David Freyne’s new horror film, The Cured, delivers an entirely new interpretation of what it means to be a zombie, one that just might make it one of the scariest we’ve ever seen.
Several years after a virus transformed people all over the world into cannibalistic monsters, a cure can turn most of the infected back into “regular” humans. The film follows Senan Browne (Sam Keeley) as one of the cured struggling to readjust to human life in Dublin, Ireland.
Rather than mindless zombie hordes unleashing wanton destruction, Freyne’s infected endure a deeply traumatic experience. People essentially become trapped in their own minds. So when the cure does come and they try to resume “normal” lives, they have to live with the memories and guilt of what they did.
“More unique than the idea of the cure itself is that recollection,” Freyne explained to Inverse recently. “They remember everything they did as if seeing through trapped eyes.”
So the film’s fundamental questions then become about identity amidst the horror: “You might not have been in control,” Freyne said, “but if you have the memory of killing, maiming, and slaughtering, how can you really come back from that?”
This analysis is also on full display in The Cured’s short prequel film, The First Wave, in which we see the story of the very first infected person to get the cure, named Abbie.
During a flashback to her time as an infected, Abbie seems to recognize herself in a mirror and reacts with curiosity, much like a rabid wolf might if presented with its reflection. But the illusion is shattered when she hears a little girl whimper behind her. Abbie shrieks with rage she can’t contain, and the shot fades to black. The whole thing is presented as a memory that emerges while Abbie’s recuperating: “The idea is that it would come back as flashes at first, but it is strong recollection,” Freyne explained.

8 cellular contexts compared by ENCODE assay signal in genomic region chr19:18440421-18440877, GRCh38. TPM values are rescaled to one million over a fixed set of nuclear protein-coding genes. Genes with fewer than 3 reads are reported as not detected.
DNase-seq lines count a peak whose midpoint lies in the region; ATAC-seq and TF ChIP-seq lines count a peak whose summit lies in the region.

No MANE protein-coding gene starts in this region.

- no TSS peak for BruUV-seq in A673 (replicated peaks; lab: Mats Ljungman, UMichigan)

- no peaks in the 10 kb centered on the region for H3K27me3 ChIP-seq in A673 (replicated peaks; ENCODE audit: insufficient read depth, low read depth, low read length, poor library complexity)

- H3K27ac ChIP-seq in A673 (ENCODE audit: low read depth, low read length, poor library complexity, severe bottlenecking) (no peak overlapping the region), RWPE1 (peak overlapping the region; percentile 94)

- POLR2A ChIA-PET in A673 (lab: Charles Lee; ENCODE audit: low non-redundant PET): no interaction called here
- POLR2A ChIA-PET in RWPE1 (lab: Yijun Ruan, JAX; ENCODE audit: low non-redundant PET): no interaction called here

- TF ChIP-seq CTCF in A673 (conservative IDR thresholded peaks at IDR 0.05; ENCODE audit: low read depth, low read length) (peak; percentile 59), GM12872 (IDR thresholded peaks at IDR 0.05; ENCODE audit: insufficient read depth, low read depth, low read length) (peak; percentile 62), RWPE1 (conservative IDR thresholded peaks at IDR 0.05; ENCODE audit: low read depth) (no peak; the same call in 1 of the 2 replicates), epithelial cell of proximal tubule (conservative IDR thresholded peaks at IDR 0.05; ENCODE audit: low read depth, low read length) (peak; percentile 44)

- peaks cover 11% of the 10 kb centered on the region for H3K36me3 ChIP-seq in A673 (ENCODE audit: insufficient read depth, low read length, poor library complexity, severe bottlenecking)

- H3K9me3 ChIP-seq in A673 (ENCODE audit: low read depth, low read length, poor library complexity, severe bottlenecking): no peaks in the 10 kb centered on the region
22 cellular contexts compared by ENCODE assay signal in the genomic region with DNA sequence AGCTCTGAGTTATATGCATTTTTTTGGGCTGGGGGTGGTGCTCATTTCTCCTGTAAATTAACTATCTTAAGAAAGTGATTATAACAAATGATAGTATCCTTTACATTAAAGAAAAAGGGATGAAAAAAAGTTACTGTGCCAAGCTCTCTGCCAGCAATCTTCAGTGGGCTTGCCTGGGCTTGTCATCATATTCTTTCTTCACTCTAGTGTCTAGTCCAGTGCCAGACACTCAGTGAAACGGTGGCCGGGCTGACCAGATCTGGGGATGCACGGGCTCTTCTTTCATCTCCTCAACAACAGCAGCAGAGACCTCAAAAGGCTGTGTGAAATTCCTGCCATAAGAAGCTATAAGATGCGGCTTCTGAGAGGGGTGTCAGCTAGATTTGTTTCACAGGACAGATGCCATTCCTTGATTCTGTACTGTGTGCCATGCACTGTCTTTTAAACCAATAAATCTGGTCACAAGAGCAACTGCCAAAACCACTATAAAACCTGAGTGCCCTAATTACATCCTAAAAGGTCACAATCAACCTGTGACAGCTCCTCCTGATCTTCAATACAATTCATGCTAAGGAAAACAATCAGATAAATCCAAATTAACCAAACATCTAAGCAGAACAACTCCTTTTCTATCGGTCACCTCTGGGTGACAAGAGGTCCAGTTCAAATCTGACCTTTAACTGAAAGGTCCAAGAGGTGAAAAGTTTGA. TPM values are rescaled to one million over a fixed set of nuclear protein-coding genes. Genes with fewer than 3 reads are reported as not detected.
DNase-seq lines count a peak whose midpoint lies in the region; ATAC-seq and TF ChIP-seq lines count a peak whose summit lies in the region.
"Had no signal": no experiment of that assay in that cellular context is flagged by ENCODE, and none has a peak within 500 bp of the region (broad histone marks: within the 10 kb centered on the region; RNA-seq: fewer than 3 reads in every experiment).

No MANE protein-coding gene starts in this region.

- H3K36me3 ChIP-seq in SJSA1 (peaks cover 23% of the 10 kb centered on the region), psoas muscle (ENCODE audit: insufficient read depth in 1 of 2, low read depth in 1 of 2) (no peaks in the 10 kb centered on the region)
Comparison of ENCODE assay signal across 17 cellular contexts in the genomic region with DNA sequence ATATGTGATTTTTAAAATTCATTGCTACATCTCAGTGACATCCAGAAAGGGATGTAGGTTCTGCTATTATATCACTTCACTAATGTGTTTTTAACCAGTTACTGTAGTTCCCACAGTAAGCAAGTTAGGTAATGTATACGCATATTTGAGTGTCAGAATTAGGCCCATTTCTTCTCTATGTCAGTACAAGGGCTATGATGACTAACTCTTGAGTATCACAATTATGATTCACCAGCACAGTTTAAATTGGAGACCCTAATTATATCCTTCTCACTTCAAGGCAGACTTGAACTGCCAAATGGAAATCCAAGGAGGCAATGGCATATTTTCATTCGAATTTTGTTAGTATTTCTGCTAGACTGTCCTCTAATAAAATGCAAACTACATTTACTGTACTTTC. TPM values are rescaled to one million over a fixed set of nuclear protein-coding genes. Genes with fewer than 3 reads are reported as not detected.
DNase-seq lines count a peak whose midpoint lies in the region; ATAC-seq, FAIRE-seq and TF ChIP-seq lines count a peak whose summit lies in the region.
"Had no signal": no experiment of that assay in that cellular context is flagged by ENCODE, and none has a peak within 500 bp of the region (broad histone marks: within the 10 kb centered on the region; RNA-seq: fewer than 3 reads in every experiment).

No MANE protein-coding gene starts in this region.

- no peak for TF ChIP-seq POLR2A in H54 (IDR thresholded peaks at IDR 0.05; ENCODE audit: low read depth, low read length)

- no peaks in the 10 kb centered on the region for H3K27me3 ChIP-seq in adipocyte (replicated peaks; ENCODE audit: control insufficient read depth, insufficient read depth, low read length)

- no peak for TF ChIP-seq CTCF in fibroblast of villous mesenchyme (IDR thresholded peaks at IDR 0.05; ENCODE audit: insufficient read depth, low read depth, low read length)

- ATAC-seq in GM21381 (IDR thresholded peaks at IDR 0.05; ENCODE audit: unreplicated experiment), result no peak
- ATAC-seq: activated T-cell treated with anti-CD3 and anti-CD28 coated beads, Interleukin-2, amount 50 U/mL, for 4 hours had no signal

What’s truly compelling about The Cured is its exploration of identity amidst the infection. What was Senan like before he was infected? How did that inform the behavior of his zombie self? And what does that all mean for his life as one of the cured? What might you the viewer be like under these circumstances?
“There’s a higher intelligence happening with the infected with a sense of hierarchy with alphas and betas,” Freyne explained. That dynamic plays out in what we see of Senan and how he interacts with Tom Vaughan-Lawlor’s Conor in both the past and present.
In the world of The Cured, the general public doesn’t understand how much people remember from their time spent as infected. But that doesn’t stop most people from marginalizing them out of fear and grief. That’s where the story gets political in nature.
Senan moves in with his sister-in-law Abbie (Ellen Page), a journalist trying to document the reintegration of the titular cured. Her own husband seemingly died in the initial outbreak. But Senan also gets pressure from Conor, a politically-minded man that’s also among the cured. He assumed the role of alpha while still infected and as a cured, he’s a politically aggressive leader that rallies others to fight against marginalization.
What could his radicalism do to an already fragile society?
That’s where the film’s drama truly starts, and it’s the exploration of identity amidst societal crisis that gives this zombie a heart unlike anything we’ve really seen before in this subgenre of horror.
The Cured will be released in theaters and VOD February 23, 2018.
Check out the prequel film The First Wave right there: